During a recent flight home from Los Angeles, I found myself thinking about expectations. What are normal expectations? Expanding on that question, what is a healthy expectation? Is there such a thing as healthy expectations or do they only lead us to disappointment, resentment and hurt?
It is my belief that having expectations is risky business when it comes to expectations of human beings, or any life force that encompasses free thought and will.
A healthy expectation may be expecting a traffic light to work correctly or that a businesses will open on the time; however, those are a completely different area than having an expectation of how people will feel, or react to situations. I do think having expectations on how people will react with emotion, or their response to life situations is a recipe for disaster, or at least disappointment. So, for the sake of drilling down on this idea, let’s focus on expectations and people.
The tricky part is this has nothing to do with the other “people” but everything to do with you.
I know. You don’t even have to say it, I know. I do believe people have to be accountable for their actions, but they are NOT responsible for your feelings. Expectations have everything to do with our feelings, so let’s tighten the scope even more. To have an expectation is to have a preconceived idea of how things “should” be, or better yet, how you “want” them to be. The truth is, you have zero control over anything but yourself. Zero. Consequently, if you are having any expectations based on what you have no control over, (ie, people, places or things,) you are setting yourself up for some unpleasant emotional terrain.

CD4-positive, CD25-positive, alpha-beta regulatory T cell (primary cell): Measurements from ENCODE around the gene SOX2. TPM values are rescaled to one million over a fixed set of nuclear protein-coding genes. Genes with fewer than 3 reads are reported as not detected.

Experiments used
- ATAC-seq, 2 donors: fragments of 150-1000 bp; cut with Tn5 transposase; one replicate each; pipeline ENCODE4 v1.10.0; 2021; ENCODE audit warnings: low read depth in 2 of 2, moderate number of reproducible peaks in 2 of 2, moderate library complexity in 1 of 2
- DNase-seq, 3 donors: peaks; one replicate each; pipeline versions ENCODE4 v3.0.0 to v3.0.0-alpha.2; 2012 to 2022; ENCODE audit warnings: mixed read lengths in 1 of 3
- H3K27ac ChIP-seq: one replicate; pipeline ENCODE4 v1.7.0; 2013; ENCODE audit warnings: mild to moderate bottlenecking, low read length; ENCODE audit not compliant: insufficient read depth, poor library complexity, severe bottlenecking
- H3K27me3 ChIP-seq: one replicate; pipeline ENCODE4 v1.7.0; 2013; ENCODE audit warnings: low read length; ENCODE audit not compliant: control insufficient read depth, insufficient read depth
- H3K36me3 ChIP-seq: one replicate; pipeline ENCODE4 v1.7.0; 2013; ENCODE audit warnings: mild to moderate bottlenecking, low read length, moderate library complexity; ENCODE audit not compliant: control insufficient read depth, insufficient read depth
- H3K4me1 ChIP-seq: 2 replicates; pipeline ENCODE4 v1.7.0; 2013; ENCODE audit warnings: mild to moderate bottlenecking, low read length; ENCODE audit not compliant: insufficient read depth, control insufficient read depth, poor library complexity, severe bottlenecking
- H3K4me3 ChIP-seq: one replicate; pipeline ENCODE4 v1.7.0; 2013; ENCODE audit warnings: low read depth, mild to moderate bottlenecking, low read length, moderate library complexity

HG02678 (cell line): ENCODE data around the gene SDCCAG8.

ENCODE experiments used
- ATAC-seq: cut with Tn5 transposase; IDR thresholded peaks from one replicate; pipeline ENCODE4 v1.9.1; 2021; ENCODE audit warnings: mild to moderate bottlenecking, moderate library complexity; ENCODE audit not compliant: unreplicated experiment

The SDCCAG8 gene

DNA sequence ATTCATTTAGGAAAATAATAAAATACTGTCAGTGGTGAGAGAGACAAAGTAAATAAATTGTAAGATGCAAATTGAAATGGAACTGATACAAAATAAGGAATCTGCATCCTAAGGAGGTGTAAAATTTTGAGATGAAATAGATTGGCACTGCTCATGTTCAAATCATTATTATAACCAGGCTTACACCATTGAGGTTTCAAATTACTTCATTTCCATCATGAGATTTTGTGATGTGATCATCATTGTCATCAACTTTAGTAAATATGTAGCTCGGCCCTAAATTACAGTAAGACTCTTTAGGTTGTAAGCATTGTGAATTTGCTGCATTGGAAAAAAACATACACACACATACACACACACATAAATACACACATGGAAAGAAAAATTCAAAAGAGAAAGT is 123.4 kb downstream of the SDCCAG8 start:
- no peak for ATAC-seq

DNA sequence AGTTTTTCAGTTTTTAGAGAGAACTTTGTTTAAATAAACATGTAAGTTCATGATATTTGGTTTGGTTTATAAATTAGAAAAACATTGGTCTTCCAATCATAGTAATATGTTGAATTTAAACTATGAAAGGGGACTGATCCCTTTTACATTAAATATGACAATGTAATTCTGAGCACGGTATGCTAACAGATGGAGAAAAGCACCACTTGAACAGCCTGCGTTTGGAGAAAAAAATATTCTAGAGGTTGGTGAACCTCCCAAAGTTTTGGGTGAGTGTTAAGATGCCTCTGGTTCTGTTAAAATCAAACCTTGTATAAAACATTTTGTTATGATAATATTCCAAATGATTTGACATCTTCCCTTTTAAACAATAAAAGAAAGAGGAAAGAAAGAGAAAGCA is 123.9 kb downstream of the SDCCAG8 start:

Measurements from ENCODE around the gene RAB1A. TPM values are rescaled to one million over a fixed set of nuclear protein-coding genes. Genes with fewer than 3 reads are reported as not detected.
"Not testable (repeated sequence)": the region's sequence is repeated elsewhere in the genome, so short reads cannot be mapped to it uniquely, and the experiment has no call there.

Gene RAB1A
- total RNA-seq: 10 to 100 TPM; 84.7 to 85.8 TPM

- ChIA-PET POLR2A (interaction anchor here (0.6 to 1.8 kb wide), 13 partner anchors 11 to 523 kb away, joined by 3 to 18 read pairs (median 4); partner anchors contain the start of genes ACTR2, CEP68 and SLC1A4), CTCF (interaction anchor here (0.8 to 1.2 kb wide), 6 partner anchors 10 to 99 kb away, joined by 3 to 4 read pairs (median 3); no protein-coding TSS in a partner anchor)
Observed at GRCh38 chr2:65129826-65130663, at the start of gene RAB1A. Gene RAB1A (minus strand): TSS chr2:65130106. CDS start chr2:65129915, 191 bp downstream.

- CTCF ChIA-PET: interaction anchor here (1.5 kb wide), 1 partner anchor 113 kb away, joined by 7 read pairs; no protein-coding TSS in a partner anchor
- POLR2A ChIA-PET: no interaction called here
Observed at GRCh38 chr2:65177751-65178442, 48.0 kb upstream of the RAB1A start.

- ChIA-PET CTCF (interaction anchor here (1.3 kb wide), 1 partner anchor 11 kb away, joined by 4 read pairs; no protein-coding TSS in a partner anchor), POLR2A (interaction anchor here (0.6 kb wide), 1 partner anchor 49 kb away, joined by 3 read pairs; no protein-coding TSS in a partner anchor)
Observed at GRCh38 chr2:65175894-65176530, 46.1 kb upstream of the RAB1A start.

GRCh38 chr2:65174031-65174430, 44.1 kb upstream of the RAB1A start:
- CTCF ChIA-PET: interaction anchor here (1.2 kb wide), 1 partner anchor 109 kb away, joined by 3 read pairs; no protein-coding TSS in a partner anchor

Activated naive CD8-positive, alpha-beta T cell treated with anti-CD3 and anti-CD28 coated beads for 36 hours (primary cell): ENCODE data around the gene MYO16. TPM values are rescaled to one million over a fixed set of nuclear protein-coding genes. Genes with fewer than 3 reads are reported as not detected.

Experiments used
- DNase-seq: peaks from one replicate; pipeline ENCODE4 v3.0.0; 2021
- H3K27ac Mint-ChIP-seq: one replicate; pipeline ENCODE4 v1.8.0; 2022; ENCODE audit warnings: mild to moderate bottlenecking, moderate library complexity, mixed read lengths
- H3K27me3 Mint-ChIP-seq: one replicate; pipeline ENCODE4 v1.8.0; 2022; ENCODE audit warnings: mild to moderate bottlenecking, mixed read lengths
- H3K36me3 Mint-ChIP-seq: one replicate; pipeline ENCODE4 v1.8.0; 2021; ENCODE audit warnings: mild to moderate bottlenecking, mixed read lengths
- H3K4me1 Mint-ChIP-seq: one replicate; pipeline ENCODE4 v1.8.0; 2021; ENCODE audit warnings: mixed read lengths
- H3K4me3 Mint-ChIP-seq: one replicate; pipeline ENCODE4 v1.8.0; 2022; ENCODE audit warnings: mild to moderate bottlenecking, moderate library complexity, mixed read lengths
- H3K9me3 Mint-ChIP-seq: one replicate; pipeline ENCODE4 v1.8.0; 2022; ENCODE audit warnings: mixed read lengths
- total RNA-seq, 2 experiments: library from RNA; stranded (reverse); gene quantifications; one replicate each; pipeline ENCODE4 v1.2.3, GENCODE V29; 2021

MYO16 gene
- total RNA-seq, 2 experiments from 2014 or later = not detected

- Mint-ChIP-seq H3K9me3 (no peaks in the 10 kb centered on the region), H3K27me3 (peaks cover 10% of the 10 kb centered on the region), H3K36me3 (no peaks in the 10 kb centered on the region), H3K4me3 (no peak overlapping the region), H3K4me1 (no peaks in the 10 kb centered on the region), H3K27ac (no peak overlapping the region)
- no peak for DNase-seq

I would suggest when facing a situation where you are having feelings of anger, frustration or deep disappointment that seems to be unshakable in response to a situation, ask yourself, why? Brene Brown has a clear and concise definition in her book, Rising Strong, when she states, “Here is what you need to know about disappointment: Disappointment is unmet expectations, and the more significant the expectation, the more significant the disappointment.”
The action that works most if I find myself at the crossroads of, “how did this happen?” and “this is not how I thought this would turn out!” I take a step back, evaluate what my part is, and then move to a place of acceptance and observation. This place, of observation is much more comfortable, and my view is not blocked by my preconceived ideas of “how I think it should be.”
The truth is, you cannot control the outcome of situations.
What you can do, is check your intention of action and make the best choice available to you at the time. The beauty is, the outcome may not be what you wanted, it might just be part of the unpredictable events of your life that blend together to be better than you could have ever imagined.